Regardless of religious or spiritual beliefs, understanding dukkha can help individuals recognize the causes of their own suffering and discontent, such as attachment, craving, and resistance to change, and find ways to cultivate inner peace and joy. By letting go of attachment and cultivating a mind that is free from craving and clinging, individuals can learn to accept things as they are, find joy in simple things, and experience a sense of contentment that is not dependent on external conditions. Additionally, understanding dukkha can also foster empathy and compassion towards others who are suffering, as it recognizes the universality of human suffering and the need to alleviate it.
Anatta, the teaching on non-self, is the third universal truth and the first fetter to eliminate on the path to enlightenment. By realizing the impermanence and interdependence of all things, one can attain the freedom from the illusion of a separate and permanent self. It is the idea that there is no permanent, unchanging, independent self or soul that exists within us. Rather, the self is a collection of constantly changing, impermanent mental and physical phenomena, or aggregates, that arise and pass away according to causes and conditions.
An analogy that can help illustrate this teaching is that of a river. Just as a river is constantly changing, with water flowing in and out, swirling and eddying, and shifting its course over time, so too is the self constantly changing, with thoughts, feelings, sensations, and perceptions arising and passing away. There is no fixed, unchanging essence or core to the self, just as there is no fixed essence or core to the river.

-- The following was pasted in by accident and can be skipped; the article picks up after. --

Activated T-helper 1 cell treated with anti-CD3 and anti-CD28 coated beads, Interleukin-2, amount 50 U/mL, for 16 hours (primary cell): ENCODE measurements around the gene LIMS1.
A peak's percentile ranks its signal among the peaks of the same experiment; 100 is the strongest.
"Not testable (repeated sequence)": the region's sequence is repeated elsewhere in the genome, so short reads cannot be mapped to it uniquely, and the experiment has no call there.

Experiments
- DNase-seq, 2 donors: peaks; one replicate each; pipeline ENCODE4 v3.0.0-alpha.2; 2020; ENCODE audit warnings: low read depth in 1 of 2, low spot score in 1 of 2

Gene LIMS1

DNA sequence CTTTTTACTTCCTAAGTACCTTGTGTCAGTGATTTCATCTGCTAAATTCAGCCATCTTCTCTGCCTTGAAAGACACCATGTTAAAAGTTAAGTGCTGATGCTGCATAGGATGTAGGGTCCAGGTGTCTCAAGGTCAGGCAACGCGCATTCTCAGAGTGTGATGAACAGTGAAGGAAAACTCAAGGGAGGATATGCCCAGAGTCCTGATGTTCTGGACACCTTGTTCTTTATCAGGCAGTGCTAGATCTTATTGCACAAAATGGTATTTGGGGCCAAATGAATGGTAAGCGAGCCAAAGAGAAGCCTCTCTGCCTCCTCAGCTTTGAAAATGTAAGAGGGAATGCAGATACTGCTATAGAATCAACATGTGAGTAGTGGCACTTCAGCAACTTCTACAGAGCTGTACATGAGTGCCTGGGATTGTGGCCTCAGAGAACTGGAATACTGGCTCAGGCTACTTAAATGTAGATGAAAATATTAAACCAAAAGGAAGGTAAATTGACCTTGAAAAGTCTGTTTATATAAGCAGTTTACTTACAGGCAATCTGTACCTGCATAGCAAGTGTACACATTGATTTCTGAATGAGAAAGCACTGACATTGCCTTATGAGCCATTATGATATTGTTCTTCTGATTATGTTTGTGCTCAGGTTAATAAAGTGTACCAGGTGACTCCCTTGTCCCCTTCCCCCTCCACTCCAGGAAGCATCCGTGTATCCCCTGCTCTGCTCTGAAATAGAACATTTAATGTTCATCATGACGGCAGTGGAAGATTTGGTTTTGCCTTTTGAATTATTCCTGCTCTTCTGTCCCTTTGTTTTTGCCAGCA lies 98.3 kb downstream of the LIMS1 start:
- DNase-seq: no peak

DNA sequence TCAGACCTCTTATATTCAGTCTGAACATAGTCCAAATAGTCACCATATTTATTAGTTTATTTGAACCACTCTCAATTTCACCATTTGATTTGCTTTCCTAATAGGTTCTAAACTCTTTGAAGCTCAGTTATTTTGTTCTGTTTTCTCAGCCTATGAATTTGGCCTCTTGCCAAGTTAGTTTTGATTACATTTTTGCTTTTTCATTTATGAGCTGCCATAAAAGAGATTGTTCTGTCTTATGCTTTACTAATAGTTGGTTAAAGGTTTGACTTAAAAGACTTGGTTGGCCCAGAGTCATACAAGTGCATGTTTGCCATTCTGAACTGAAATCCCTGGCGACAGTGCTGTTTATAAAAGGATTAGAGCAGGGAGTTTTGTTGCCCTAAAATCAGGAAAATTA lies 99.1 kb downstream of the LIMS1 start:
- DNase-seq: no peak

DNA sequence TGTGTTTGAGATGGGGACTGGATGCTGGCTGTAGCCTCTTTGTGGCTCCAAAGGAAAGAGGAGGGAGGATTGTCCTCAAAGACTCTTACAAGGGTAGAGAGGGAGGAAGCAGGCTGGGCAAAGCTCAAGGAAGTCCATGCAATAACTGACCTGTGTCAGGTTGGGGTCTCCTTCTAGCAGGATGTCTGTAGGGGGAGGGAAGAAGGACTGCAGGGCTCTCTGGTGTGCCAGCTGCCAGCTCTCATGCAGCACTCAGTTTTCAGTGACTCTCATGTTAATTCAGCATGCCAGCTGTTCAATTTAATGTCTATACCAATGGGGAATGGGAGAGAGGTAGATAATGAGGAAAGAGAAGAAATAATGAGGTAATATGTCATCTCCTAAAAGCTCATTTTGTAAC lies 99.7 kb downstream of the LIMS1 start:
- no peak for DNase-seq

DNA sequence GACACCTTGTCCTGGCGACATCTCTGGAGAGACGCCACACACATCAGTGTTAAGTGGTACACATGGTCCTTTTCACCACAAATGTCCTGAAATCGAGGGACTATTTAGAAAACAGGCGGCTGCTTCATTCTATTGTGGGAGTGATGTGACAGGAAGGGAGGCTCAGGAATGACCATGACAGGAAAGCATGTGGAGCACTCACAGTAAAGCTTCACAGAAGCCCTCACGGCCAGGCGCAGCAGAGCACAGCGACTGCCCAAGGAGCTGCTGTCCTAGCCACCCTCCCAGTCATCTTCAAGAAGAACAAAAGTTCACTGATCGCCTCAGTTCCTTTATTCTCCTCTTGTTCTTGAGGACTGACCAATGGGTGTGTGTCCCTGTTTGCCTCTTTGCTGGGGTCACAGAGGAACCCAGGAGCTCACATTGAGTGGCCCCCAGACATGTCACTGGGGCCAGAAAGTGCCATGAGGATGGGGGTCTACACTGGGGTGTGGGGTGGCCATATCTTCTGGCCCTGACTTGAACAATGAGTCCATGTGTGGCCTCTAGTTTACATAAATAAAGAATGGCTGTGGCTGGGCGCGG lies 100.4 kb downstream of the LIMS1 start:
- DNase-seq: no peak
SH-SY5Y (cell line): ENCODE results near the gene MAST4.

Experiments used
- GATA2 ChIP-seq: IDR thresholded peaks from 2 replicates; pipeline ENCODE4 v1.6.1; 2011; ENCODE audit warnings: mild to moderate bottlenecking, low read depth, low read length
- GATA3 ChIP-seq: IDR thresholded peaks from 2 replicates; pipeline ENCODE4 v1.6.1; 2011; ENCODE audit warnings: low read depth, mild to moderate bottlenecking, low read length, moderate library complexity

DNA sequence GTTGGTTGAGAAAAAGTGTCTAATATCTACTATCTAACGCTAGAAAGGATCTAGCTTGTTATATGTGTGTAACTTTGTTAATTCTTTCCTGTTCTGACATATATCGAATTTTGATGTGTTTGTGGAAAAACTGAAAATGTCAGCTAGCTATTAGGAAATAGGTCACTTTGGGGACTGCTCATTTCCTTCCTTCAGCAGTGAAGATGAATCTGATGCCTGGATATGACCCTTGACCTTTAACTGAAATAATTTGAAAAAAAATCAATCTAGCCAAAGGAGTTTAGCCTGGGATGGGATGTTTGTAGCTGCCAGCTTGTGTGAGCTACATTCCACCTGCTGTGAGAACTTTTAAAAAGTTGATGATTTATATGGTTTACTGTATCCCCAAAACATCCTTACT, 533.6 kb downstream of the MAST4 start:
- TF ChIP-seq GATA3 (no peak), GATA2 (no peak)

This can be a difficult teaching to grasp, as we often have a strong sense of a solid, unchanging self that we identify with. However, this sense of self is an illusion, created by the mind’s tendency to cling to certain experiences and memories and identify with them as “me” or “mine.” This clinging creates suffering, as we become attached to things that are impermanent and subject to change, and feel a sense of loss and disappointment when they inevitably pass away.
By understanding the teaching on non-self, we can begin to let go of this clinging and attachment, and see things as they really are: constantly changing and interconnected, without any fixed or permanent self at the center. This can bring a sense of freedom, joy, and peace, as we let go of the burdensome weight of the self and see ourselves as part of a larger whole.
The teaching on non-self is the idea that there is no fixed or unchanging self within us, but rather a constantly changing collection of mental and physical phenomena. This can be understood through the analogy of a river, which is also constantly changing and without any fixed essence or core. By letting go of our attachment to a fixed self, we can find greater peace, freedom, and joy in our lives.